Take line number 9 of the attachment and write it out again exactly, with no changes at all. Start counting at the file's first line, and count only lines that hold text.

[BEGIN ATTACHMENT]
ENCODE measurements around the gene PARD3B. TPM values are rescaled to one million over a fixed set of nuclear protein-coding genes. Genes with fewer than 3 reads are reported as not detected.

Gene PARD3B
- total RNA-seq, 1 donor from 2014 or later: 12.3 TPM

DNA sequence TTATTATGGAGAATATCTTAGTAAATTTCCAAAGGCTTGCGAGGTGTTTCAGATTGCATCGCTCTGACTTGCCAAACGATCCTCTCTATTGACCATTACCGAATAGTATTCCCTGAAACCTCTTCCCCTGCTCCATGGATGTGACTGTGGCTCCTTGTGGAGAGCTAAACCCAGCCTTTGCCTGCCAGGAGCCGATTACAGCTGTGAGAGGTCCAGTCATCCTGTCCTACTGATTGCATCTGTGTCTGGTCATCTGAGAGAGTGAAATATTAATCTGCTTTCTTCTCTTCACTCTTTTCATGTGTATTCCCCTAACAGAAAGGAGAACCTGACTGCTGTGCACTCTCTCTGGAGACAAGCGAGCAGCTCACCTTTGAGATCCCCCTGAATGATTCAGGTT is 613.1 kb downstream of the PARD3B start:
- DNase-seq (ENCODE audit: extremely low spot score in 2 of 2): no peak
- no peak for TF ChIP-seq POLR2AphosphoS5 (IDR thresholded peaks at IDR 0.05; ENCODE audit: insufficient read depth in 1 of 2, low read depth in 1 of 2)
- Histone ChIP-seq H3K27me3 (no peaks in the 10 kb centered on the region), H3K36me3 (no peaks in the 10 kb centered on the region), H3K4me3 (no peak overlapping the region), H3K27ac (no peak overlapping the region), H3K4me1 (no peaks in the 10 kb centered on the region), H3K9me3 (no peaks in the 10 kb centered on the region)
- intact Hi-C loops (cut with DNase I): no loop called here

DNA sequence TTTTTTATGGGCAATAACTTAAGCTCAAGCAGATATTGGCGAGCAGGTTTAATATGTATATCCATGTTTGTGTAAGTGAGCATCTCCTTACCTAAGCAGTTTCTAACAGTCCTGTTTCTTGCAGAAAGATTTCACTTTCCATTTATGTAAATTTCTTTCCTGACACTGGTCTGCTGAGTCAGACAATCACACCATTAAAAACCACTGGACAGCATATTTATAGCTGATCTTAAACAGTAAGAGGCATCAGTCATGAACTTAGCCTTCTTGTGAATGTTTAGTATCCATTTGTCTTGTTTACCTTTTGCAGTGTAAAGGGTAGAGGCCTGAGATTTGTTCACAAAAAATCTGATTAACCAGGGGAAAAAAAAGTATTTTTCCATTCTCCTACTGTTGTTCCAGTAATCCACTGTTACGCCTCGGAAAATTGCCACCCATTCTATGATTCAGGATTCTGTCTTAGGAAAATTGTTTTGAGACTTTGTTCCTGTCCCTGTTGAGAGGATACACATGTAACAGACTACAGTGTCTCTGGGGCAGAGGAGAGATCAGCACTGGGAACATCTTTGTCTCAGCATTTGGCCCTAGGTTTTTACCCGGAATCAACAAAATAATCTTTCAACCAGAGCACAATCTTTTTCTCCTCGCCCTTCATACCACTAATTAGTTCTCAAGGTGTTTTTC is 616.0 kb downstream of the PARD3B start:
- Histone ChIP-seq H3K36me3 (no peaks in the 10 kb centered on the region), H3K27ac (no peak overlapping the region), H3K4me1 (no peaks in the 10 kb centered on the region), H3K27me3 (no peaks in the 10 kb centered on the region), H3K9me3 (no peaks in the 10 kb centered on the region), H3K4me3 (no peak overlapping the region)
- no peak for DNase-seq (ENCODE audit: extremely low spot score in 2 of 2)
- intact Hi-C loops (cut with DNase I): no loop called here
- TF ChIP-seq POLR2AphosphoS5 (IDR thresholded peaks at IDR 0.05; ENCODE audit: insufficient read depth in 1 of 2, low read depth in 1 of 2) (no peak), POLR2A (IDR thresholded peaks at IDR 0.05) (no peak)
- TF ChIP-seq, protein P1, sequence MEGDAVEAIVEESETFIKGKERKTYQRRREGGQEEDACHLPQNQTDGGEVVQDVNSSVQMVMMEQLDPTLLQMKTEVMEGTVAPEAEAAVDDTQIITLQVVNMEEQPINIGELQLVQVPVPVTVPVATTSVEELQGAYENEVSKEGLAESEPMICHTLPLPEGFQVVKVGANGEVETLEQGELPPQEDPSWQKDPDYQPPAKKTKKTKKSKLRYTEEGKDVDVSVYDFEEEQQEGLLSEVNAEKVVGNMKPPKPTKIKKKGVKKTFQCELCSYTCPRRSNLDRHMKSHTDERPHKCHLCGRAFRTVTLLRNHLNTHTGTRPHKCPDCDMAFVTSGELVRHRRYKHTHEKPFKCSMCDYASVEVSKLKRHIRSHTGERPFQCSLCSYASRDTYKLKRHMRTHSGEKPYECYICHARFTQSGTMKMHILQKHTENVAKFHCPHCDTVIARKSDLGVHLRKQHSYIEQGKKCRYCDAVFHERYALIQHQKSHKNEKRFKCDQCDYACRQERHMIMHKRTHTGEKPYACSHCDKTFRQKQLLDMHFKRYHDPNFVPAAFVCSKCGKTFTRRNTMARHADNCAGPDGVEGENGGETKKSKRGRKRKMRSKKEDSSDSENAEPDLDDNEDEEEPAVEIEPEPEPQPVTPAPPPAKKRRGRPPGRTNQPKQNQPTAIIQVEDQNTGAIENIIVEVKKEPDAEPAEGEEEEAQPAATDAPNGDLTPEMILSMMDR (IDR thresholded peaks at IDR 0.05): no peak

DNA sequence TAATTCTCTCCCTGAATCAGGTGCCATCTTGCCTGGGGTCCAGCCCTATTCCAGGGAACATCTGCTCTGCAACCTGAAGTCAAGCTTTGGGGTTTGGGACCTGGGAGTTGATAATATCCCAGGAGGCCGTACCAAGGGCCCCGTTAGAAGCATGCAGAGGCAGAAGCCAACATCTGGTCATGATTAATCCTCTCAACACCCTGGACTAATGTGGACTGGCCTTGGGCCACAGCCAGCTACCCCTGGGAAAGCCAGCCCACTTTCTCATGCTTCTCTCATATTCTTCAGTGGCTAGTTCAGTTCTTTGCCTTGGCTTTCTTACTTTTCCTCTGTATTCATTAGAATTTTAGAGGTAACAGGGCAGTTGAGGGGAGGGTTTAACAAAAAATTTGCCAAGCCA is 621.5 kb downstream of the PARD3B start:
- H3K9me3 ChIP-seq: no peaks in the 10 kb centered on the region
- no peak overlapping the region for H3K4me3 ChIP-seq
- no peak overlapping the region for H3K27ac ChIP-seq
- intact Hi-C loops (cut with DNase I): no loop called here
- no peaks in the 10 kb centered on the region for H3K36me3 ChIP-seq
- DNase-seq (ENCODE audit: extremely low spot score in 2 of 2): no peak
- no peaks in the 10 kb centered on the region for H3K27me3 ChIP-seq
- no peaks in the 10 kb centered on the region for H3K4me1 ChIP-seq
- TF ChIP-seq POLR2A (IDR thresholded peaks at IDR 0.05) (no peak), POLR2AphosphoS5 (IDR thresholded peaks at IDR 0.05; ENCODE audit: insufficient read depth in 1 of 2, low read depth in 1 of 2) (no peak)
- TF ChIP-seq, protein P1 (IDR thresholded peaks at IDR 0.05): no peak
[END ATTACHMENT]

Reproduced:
DNA sequence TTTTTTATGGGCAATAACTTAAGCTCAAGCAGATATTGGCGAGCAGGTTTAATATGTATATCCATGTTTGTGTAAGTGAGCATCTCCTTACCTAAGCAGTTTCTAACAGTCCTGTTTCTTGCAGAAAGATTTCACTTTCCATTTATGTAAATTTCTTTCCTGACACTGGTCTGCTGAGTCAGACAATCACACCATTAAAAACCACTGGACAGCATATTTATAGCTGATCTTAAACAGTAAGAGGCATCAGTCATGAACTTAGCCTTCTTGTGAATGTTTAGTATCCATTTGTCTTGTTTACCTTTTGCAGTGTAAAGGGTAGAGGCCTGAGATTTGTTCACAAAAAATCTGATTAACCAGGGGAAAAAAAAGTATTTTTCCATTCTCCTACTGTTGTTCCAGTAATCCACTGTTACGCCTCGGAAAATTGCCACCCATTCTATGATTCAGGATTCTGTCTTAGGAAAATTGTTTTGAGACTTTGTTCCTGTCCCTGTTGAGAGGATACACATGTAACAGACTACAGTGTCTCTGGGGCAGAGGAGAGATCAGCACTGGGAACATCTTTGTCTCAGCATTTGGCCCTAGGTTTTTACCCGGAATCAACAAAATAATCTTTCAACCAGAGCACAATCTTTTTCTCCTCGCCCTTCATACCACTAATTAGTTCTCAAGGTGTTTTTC is 616.0 kb downstream of the PARD3B start: